Kyrgyzstan: Chinese Embassy Hit by Bomb Blast
A car packed with explosives was rammed into China’s Embassy in Kyrgyzstan on August 30 in what appears to be an unprecedented terrorist attack.
Authorities have reported that one person, the attacker, was killed and three embassy employees were injured.
Police said that at around 9:33 am, a Mitsubishi-Delica smashed through the embassy and that an explosion was set off inside the grounds of the mission.
Deputy Prime Minister Zhenish Razzakov told reporters that the bomber “rammed the gate, kept going for 40 or 50 meters, and then detonated the car.” According to preliminary estimates, the blast had a TNT equivalent of 100 kilograms of TNT.
Police say the attacker was the only person killed. The alleged bomber’s identity has not been established.
Health Ministry spokeswoman Elena Bayalinova wrote on her Facebook page that the two of the injured embassy workers sustained concussions and fragment wounds, but that their condition was satisfactory. Another injured embassy employee traveled to the hospital under her own steam.
Residents in the south of Bishkek reported hearing a massive blast.
"At 9.35 am today, a loud blast nearly shook me off my chair at home. I went to the window and saw a mushroom of dust over the Chinese embassy. The loudest sound I've ever encountered, it was a scary experience”, wrote Facebook user Usha Rajak, who published a picture of the aftermath of the explosion from her apartment block nearby.
Photos of the aftermath show scenes of utter destruction from the Chinese Embassy building. Debris is scattered all around the grounds of the embassy. Some nearby residents reported shards from the embassy blast landing on their property.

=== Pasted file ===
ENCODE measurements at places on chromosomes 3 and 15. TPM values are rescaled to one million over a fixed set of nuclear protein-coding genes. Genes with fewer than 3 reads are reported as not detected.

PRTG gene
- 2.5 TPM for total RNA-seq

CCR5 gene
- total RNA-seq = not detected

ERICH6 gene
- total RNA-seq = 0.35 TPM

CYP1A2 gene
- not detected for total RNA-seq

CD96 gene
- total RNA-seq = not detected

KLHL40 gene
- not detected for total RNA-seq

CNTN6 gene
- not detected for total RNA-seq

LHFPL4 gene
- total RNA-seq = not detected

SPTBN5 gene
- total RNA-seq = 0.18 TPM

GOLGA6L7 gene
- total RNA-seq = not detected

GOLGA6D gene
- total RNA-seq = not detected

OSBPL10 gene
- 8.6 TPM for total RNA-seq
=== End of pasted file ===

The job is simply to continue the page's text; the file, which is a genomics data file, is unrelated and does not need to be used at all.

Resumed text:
Kyrgyzstan regularly reports on suspected terrorist plots, often of dubious credibility, but the occurrence of an actual attack, and on diplomatic Chinese soil at that, is going to sow alarm. China cooperates closely with Central Asian nations on combatting the presumed terrorist threat emanating from radicalized Uyghur militants in their sparse western regions. If this incident is found to have a Uyghur link, security dialogue is certain to be intensified.
For all their police state tactics, Central Asian security apparatuses are poorly prepared to tackle genuine terrorist threats on their soil. Police are notoriously corrupt, the exploitation of terrorist scares for political ends makes it difficult to distinguish actual threats from imagined ones and many borders remain all too unsecured.